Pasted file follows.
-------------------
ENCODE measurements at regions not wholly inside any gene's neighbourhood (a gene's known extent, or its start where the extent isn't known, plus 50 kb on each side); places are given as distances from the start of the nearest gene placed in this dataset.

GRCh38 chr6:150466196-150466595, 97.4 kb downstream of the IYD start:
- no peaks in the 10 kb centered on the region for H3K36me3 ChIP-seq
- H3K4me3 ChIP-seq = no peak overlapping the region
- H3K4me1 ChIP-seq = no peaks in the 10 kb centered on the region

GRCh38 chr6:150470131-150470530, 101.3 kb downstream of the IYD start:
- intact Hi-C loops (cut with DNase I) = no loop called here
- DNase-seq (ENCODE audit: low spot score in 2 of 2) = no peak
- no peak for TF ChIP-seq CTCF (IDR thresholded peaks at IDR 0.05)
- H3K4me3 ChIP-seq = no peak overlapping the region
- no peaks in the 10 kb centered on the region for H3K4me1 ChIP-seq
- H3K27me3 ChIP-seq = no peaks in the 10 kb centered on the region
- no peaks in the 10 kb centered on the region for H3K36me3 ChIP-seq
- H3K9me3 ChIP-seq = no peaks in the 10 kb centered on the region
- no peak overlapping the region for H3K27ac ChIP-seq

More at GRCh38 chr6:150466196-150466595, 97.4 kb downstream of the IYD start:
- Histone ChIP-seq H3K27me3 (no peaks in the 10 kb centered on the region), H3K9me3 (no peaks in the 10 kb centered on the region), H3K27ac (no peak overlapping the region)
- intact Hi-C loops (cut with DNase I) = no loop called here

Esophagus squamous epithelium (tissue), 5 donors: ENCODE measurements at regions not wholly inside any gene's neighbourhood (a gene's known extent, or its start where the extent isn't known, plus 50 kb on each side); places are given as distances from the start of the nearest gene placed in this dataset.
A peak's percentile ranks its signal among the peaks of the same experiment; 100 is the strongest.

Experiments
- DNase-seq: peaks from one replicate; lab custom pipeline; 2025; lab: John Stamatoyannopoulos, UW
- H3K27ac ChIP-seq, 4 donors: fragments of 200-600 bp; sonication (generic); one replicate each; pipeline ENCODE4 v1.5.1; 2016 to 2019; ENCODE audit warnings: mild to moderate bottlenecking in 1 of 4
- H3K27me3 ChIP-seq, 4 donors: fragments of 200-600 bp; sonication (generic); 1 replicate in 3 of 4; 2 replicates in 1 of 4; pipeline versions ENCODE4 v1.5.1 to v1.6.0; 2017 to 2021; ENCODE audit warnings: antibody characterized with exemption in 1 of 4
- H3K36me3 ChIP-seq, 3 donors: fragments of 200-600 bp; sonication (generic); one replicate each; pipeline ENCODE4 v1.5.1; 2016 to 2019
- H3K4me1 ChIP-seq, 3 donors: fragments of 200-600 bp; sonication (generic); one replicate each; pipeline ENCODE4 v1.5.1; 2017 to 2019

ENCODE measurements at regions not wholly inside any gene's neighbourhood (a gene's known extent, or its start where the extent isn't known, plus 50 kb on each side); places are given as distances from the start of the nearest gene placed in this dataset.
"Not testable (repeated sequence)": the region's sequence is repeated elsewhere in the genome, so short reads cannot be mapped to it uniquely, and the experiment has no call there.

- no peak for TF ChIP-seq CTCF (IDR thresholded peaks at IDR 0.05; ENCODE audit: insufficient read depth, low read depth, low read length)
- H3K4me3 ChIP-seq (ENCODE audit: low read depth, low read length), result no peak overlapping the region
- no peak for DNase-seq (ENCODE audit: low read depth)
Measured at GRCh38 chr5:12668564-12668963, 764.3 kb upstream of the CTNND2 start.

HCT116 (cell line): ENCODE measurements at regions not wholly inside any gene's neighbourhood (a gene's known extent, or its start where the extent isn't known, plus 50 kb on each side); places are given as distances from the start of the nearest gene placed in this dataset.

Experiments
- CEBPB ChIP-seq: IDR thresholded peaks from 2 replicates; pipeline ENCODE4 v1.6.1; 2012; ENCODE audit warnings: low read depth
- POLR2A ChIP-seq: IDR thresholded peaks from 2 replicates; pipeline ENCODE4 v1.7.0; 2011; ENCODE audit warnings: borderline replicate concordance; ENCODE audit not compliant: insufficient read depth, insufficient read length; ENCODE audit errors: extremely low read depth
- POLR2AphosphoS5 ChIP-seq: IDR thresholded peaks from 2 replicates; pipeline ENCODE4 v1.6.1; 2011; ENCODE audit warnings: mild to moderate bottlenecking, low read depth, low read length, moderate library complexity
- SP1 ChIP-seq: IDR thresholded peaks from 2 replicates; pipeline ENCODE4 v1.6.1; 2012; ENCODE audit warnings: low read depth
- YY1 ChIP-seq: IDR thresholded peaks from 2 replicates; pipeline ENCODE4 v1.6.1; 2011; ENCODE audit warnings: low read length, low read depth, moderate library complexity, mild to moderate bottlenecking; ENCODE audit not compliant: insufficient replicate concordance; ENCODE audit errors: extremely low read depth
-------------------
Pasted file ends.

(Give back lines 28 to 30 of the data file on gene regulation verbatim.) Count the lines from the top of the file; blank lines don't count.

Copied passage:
"Not testable (repeated sequence)": the region's sequence is repeated elsewhere in the genome, so short reads cannot be mapped to it uniquely, and the experiment has no call there.

- no peak for TF ChIP-seq CTCF (IDR thresholded peaks at IDR 0.05; ENCODE audit: insufficient read depth, low read depth, low read length)
- H3K4me3 ChIP-seq (ENCODE audit: low read depth, low read length), result no peak overlapping the region